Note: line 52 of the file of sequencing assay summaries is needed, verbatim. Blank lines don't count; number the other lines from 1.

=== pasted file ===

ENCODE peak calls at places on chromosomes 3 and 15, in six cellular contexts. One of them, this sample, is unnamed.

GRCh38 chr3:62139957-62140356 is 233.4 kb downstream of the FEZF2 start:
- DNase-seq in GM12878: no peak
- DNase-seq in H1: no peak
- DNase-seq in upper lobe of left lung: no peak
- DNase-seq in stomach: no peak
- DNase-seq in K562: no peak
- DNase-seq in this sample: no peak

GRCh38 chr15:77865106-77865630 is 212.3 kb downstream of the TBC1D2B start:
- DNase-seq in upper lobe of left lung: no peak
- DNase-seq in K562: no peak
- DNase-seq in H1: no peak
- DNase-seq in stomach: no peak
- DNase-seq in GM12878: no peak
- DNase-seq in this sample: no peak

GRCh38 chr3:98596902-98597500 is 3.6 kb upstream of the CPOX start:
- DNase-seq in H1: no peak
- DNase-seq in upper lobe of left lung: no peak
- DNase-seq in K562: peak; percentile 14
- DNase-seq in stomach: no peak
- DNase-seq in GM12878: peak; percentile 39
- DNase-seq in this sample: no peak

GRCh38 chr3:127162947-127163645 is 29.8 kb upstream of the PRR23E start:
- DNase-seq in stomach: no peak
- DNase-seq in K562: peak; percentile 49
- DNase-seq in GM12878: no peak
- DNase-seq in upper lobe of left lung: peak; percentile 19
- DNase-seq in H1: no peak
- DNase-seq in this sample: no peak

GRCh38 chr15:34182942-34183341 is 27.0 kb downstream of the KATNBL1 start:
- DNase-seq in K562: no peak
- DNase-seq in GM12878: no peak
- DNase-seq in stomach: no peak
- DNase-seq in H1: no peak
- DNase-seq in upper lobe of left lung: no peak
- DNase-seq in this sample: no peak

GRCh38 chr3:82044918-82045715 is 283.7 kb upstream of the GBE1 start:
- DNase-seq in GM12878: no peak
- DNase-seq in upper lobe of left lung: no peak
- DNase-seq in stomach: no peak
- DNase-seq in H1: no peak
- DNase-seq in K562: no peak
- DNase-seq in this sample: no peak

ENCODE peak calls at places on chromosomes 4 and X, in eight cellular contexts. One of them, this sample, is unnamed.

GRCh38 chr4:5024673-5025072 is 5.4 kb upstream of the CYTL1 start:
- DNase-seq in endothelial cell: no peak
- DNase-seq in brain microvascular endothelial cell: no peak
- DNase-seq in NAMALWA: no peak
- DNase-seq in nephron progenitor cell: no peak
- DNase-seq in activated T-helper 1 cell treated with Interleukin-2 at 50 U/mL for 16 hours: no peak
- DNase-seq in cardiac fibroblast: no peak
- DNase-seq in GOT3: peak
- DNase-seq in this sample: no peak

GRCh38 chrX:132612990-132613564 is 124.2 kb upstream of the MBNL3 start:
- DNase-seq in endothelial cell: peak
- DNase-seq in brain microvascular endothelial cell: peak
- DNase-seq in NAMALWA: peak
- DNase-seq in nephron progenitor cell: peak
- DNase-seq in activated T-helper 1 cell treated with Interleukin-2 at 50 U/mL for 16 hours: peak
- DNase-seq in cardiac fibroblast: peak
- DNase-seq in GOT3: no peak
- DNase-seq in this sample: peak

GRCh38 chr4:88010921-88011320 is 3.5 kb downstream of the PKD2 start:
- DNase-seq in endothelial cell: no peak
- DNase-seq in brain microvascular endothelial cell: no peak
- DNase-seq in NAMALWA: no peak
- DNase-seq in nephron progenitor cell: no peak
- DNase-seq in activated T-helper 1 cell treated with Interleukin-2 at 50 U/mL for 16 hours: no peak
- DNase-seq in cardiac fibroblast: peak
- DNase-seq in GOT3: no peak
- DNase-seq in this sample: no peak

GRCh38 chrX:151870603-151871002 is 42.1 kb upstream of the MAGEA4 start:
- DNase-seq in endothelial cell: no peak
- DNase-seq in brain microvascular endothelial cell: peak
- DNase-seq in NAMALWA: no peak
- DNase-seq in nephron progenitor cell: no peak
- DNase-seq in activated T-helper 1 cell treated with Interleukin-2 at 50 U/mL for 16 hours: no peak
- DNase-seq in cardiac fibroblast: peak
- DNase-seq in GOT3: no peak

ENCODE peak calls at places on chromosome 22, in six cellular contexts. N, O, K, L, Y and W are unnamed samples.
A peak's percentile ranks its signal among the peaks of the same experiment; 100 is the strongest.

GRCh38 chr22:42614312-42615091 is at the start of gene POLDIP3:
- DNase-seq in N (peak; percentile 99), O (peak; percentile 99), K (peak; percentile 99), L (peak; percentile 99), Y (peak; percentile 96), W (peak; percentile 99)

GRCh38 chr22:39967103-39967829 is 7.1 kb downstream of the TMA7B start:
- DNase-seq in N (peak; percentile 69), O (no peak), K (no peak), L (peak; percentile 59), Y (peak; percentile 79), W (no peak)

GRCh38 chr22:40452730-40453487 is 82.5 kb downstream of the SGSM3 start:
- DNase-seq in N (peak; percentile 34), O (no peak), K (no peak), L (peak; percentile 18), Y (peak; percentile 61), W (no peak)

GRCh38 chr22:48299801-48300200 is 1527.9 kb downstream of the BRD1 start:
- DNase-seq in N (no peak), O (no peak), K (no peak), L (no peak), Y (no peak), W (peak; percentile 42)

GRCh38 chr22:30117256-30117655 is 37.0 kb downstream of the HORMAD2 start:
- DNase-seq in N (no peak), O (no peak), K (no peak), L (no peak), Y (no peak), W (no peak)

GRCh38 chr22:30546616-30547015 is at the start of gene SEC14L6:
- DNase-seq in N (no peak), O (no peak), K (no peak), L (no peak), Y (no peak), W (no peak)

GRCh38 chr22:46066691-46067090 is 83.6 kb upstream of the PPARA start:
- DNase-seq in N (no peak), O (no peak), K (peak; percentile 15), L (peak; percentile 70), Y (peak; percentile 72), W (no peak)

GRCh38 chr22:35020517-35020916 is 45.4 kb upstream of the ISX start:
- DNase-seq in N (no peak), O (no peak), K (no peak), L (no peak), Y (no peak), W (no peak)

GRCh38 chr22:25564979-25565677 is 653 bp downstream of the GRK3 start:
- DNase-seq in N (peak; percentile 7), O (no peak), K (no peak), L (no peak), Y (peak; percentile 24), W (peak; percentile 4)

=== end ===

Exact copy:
- DNase-seq in GOT3: peak